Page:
Eating their greens
Found in the rivers, ponds, and lakes of peninsular Florida, the peninsular cooter (Pseudemys peninsularis) is a species of freshwater turtle in the genus Pseudemys. They are a very hardy species, and are mainly herbivores, although juveniles will sometimes eat fish and insects, then grow more vegetarian with age.
Animal Scene got in touch with someone who cares for a peninsula cooter to find out about the turtle’s food. “I give my peninsula cooter turtle a variety of feeds for a balanced diet,” he explains. “There are days when I offer turtle sticks, and other days where I’d offer fish (chopped tawilis).” Insects like crickets, dubia roaches, and small mealworms can also be offered as occasional snacks.
According to a 2019 article from Turtle Best, it is important during feeding to carefully move the turtle to a separate feeding container that also contains water (halfway as deep as your turtle is tall). This allows your turtle to skim and feed off the surface of the water, as it has evolved to do. It is important to do so in a separate container to keep the habitat from becoming too acidic.
Tanks for everything
“Housing turtles properly is definitely the most important part of taking care of turtles,” explains our source. “A huge enclosure should be provided, considering that the peninsula cooter is a large species. Giving them more than ample space is healthy and good for their growth and development.”
Water level is important and should be deep enough to allow them to swim freely. A ramp leading to a basking area is also a must, because the peninsula cooter loves to bask, especially in groups. The gap between the water surface level and the ramp should not be so big that it prevents the turtle from jumping in and out of the water with ease. “My ideal water level for my turtle enclosures is at least one foot,” says our source, “because giving them a water level deep enough is ideal for their health and enjoyment. [This] species loves to swim.” Peninsula cooters spend most of their time in the water so keeping them warm and clean is a priority. They can be quite messy due to their high protein diet so they require quite a strong filter to keep them clean.
Water should always be treated before being introduced to the turtle’s enclosure to remove the chlorine. If you do not do this, trace elements in tap water can disturb the biological pads in your filter and even affect the turtle. A constant temperature of 25 degrees Centigrade should be maintained day and night. A water heater can be used to keep the water warm, according to a 2019 article from Northampton Reptile Centre.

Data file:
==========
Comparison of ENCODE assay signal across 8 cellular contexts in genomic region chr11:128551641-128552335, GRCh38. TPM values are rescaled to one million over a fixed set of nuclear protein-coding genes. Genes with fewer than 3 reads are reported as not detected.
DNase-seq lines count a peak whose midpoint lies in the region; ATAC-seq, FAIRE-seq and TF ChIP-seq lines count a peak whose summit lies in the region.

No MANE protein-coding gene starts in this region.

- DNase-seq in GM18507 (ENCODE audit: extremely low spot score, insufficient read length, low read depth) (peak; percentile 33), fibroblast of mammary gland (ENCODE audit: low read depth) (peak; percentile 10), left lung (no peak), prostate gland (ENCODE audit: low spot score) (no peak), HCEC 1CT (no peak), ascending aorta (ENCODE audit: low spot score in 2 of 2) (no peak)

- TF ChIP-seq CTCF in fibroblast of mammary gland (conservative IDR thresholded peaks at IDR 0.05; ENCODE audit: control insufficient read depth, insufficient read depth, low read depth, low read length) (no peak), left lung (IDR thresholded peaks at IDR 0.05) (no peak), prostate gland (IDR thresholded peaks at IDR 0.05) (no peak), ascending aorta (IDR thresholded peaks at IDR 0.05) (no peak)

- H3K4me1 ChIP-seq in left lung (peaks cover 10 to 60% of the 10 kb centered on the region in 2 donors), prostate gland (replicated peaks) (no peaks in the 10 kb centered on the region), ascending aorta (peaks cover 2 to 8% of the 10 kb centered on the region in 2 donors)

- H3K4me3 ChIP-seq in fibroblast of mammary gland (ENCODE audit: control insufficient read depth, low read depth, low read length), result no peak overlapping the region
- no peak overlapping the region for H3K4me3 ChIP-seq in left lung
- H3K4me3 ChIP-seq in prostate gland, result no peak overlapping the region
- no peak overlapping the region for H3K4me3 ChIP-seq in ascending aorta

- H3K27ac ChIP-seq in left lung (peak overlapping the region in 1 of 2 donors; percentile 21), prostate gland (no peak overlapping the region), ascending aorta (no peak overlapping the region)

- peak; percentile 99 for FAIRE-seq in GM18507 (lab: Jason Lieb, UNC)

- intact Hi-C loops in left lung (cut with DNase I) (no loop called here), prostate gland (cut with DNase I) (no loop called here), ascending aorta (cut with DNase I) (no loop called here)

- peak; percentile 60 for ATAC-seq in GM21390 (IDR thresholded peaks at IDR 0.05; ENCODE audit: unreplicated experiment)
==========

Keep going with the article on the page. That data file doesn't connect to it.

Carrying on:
“Some setups do not have filters,” says our source, “but the water will definitely get dirty faster than enclosures with filters.” Water changes are another good way to keep the water clean, and different keepers follow different frequencies of changing their enclosure’s water. “I personally do water changes for my turtles at least once or twice a week at around [a third] of the total water volume.”
Basking in glory
If sunlight is inadequate or inaccessible, our source recommends heat sources, such as heat bulbs and UVB lamps. During the day, the peninsular turtle will periodically move to the basking area. This allows them to dry off, warm up, absorb UVB, and rest.
A good basking spot should provide sufficient UV. Peninsula cooters require UVB light to synthesize vitamin D, without which they can’t metabolize calcium properly, causing problems with bone growth.
“The need for a basking lamp in the Philippines is a broad, vague issue with a lot of gray areas. It’s all a matter of knowing when heat is needed. A good basking spot should have at least an ideal temperature of 28-29 degrees Centigrade. When the weather is cold around your enclosure, you should be able to tell that a basking lamp [is needed].”
Our source explains that basking lamps do not need to be expensive. “Most of the keepers in the Philippines acquire and use incandescent lamps as heat bulbs.”
As for decorations, most turtles love plants (real or fake), but they aren’t completely necessary. Substrate is another optional choice for their enclosures; pebbles that are too large for the turtles to swallow may be added.
Pillars of the community
The peninsula cooter turtle is an excellent community tank turtle. “I have other [companion animals] in the same area, which are red-footed tortoises,”our source shares. “They don’t get a chance to interact since the turtles are inside tanks and aquariums and the tortoises are crawling in my garden. In my own experience, turtles require more time from me as they require higher maintenance compared to tortoises. However, turtles do not high maintenance compared to other animals.
“I’ve given all my turtles and tortoises names, and I have no problem telling them apart. The key is to pay enough attention to [them], loving them, observing them, and giving them the attention they need.”
The shell game
Young peninsula cooter turtles are easy to distinguish from other turtles because of their remarkably beautiful shell patterns, along with their gorgeous head and neck stripe patterns. However, some turtles tend to have a darker or brownish shell as they grow into adulthood, and these patterns become less evident and visible.
Peninsula cooter turtles are a large species that can grow 16 inches or more. “You will also recognize that the peninsula cooter’s body and shell is broad and looks ‘macho’. It’s a challenge to distinguish the peninsula cooter turtle from others because they are quite similar to some other species, such as the Florida cooter (Pseudemys floridana) and the river cooter (Pseudemys cocinna).”
This appeared in Animal Scene magazine’s October 2019 issue.
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